A Network of the National Association of State Treasurers
Legislative Tracker:

Bipartisan Infrastructure Deal Tracker

President Biden joined by bipartisan group of Senators to announce infrastructure agreement framework. Source: Yahoo News.

Last updated: August 12, 2021 at 2:18pm

For several Congresses, state and local officials have held that infrastructure was an area where bipartisan consensus may still be reached in an increasingly partisan world. The Biden Administration released an outline for a comprehensive infrastructure package, the American Jobs Plan (AJP), in the early spring. Now, a bipartisan group of Senators continues to work closely with the Administration to finalize a potential infrastructure package that, while significantly smaller in scope than the AJP, offers real promise for the nation’s infrastructure challenges.

Read the text of the full bill, that was rereleased August 1st, here.

Here’s what we know—

Key Takeaways

  • A bipartisan package appears to still be advancing, but details remain scarce. We could see legislative text as soon as the week of July 26.
  • The final fate of the bill remains uncertain, but it is far from dead. The Senate recently passed a procedural vote on Wednesday evening clearing the way for amendments and floor debate.
  • While many of the bond provisions originally proposed in early summaries will likely not be included, the proposed package includes a number of provisions to expand private activity bonds (PABs).
  • Regardless of outcome on this infrastructure deal, Democratic leadership will likely continue to push for a second reconciliation package to advance more of their priorities.
  • Legislative Text as of July 30, 2021
  • Summary on the latest details available here (highly subject to change as the situation is fluid).
  • The Senate passed the resolution on a bipartisan basis (69-30) and awaits House action.
  • The House stands adjourned until August 23rd. That would be the next possible time for them to consider the bill for a vote.

Where Things Stand

In June, a bipartisan group of Senators and the Administration came to an agreement in concept for an infrastructure package that would provide $579 billion in additional infrastructure funding coupled with baseline spending to provide potentially more than $1.2 trillion in new infrastructure investment over the next 10 years. While the agreement lacked details, it did provide bulleted concepts, including calls for a new iteration of a direct subsidy bond program and a general proposal to expand private activity bonds.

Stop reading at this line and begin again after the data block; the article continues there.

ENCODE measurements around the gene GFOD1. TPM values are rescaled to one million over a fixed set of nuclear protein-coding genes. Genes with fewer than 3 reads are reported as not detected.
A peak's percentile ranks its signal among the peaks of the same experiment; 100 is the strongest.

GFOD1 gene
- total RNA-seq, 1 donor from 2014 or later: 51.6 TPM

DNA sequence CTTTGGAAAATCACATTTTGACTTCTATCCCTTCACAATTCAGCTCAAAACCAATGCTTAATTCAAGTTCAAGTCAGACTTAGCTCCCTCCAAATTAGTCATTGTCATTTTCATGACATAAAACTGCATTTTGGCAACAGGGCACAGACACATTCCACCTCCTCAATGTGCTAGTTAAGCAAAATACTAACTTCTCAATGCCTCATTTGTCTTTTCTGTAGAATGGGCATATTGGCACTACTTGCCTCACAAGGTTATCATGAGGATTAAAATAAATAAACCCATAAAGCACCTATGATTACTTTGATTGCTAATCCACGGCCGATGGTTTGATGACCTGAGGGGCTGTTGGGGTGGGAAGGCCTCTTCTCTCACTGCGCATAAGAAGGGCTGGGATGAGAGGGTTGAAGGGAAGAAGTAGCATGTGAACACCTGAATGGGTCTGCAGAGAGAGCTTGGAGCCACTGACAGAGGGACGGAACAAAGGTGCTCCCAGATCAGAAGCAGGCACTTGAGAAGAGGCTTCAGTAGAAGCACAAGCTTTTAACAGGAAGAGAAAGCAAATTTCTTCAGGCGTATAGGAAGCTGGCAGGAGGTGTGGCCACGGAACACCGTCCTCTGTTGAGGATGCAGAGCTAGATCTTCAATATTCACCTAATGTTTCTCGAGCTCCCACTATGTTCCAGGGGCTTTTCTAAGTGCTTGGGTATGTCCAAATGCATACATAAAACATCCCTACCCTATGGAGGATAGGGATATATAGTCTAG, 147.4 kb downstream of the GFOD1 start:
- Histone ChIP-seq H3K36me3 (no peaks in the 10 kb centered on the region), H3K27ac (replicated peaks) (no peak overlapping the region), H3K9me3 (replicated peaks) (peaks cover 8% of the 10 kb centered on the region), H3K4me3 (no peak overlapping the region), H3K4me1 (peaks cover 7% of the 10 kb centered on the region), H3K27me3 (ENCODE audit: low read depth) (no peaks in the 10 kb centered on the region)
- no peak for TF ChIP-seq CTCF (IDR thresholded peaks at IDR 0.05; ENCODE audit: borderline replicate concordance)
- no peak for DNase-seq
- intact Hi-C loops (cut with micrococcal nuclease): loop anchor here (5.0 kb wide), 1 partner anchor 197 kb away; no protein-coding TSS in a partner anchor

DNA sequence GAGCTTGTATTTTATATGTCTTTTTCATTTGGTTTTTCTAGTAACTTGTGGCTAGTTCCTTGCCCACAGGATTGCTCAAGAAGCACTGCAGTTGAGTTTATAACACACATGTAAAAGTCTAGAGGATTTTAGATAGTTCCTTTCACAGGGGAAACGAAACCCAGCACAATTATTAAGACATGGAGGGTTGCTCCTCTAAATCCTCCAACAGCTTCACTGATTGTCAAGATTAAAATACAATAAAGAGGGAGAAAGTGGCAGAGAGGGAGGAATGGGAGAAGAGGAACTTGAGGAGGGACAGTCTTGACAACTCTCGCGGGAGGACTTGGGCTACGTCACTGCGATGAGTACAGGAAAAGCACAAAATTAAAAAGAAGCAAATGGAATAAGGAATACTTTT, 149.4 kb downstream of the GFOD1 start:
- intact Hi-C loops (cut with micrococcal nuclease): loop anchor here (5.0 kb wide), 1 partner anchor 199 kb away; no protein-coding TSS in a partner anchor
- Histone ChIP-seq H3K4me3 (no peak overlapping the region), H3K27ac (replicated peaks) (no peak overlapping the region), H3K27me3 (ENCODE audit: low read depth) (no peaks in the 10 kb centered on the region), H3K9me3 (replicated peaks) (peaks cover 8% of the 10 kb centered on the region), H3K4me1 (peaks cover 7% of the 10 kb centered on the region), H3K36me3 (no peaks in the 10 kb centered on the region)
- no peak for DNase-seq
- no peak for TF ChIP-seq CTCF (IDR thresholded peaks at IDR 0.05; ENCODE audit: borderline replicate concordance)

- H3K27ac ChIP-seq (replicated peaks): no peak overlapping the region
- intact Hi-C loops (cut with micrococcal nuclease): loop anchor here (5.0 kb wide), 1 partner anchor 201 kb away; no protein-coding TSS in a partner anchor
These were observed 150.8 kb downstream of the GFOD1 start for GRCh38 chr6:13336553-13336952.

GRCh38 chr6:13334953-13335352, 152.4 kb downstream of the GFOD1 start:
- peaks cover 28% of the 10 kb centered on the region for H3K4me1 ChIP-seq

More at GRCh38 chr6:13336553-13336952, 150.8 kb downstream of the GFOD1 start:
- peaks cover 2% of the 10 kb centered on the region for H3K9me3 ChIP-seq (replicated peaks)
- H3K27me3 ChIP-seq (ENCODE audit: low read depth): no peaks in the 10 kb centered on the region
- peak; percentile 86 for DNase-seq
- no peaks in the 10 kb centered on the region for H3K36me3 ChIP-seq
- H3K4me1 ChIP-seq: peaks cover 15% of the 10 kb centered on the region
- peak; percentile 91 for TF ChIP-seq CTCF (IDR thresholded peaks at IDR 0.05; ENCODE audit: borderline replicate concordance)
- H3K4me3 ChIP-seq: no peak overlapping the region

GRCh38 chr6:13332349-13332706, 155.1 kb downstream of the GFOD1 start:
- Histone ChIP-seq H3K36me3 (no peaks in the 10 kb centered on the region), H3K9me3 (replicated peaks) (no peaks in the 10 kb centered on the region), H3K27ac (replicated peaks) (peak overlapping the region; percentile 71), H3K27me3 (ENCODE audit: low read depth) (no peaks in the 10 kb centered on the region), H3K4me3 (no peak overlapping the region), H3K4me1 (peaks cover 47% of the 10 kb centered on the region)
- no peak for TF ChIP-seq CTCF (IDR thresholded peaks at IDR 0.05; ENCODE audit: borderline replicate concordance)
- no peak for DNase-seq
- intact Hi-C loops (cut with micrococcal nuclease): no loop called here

On Wednesday, July 28, members of the bipartisan group announced that details could come as soon as this week. The Senate also passed a procedural vote to advance the package on the floor. We continue to await legislative text, but emerging details indicate that the package (at the moment) does not include those more expansive provisions. It does include several proposals to expand private activity bonds. Forthcoming floor debate and amendments could result in details continuing to evolve over the coming days and week.

Late Sunday evening on August 1st, the entire bill text of H.R. 3684. Below are key takeaways that are included in the bill that may be applicable to NAST members. This will be continuing to evolve over the next week and updates will be posted on this website.

The Senate passed the bill on a bipartisan basis (69-30). The bill awaits action in the House, where the Speaker has suggested waiting to act on infrastructure until the next bill (the full $3.5T budget reconciliation package with additional spending, middle class tax cuts and corporate and high-income tax increases) has passed the Senate.  In such a case, the infrastructure bill could wait in the House until at least September and possible several more months. However, it is certainly possible moderate Democrats and the Biden White House push the House to move faster.  The House of Representatives returns the week of August 23, 2021 – early, and there could be developments that week that move the timetable ahead in the House or not.

Title IV Bond Provisions 

Sec. 80401 Private Activity Bonds for Qualified Broadband Projects – Adds qualified broadband projects to eligible PAB list for exempt facility financing in Code Sec. 142.

Sec. 80402 Carbon Dioxide Capture Facilities: Adds carbon dioxide capture facilities to eligible PAB list for exempt facility financing in Code Sec. 142.

Sec. 80403 Increase in National Limitation Amount for Qualified Highway or Surface Freight Transpiration Facilities: This plan increases the current cap on these bonds from $15 billion to $30 billion.  

According to summary: “The framework increases the current cap of tax-exempt highway or surface freight transfer facility bonds from $15 billion to $30 billion as proposed by the bipartisan BUILD Act (S.881). Currently, $14,989,529,000 billion of the $15 billion cap has been issued or allocated. Increasing the cap will allow state and local governments to enter into additional public-private partnerships to supplement future surface transportation projects with private investment.”

Division F: Broadband